- A new study ties skyrocketing HIV testing kit sales to actor Charlie Sheen
- “Do celebrities have an impact on health outcomes? We know they do,” one expert says
About the same time, “in record numbers, people were going online, seeking out information on what the signs of HIV are, on how to find and appropriately prevent HIV with devices such as condoms and also how to get tested,'” Ayers said. “We’ve seen this … many times over.”
The researchers found that there were 8,225 more sales than they expected the week of Sheen’s HIV status announcement. Elevated sales continued for four weeks after Sheen’s disclosure.
“The most common reaction is, ‘So what? What does a search really mean?’ Our new study shows not only did Sheen’s disclosure lead people to seek information about HIV prevention, it also corresponded with record levels of at-home rapid HIV testing sales,” Ayers said.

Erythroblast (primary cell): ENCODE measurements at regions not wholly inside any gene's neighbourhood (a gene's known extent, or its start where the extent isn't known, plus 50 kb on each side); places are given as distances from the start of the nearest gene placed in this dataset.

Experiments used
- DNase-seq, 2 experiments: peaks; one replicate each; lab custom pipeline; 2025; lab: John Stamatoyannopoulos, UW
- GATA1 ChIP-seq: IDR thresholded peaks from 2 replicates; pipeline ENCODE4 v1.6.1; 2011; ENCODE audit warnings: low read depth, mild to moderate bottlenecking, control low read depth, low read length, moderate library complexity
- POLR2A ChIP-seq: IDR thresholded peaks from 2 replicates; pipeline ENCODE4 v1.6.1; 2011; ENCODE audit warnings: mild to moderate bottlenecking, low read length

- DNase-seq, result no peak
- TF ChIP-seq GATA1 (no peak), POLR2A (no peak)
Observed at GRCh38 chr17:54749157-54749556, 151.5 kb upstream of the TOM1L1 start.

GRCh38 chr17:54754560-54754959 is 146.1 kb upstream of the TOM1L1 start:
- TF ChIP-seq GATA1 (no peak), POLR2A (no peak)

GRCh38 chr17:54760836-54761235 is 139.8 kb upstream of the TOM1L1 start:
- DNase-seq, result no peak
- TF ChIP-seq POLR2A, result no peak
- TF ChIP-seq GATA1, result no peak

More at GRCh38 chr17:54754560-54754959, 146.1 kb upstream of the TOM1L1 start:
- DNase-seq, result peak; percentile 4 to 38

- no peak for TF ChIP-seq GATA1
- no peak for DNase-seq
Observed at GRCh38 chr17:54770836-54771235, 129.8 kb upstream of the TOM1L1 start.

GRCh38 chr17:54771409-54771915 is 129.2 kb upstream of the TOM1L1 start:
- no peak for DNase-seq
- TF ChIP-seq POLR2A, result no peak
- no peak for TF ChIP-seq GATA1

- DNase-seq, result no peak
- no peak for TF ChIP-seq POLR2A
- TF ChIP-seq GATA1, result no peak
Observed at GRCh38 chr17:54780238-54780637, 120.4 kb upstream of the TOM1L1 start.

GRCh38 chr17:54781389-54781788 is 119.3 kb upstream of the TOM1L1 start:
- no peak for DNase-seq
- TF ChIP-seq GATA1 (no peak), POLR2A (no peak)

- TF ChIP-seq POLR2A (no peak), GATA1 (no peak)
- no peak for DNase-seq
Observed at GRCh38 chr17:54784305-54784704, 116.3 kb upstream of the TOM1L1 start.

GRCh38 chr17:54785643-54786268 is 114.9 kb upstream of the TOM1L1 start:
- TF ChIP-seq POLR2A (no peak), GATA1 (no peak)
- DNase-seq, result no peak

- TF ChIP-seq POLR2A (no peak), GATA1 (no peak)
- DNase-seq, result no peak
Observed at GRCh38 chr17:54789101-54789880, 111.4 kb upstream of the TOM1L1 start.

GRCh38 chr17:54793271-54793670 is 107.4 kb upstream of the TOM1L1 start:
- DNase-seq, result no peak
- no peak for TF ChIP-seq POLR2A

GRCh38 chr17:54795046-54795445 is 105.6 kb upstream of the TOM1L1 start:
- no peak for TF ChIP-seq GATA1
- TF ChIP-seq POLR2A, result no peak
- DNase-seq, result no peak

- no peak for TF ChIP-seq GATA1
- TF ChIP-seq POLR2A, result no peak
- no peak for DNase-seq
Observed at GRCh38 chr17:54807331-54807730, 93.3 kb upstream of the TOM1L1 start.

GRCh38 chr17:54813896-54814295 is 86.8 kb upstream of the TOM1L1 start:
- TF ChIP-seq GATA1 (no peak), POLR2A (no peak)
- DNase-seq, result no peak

Though they are not doctors, many celebrities have had both positive and negative ties to public health in recent years.
When celebrities open up about their health
“The positive example I often point to is when Magic Johnson talked about being HIV-positive, which provided a moment to bust stigma around HIV,” said Steven Hoffman, scientific director of the Institute of Population and Public Health in Canada and director of the University of Ottawa’s Global Strategy Lab.
“Here was a very prominent athlete who is publicly disclosing being HIV-positive and opening up conversation around it for people,” said Hoffman, who was not involved in the latest study. “I think that’s an example highlighting the positive role that celebrity can play in informing health decisions.”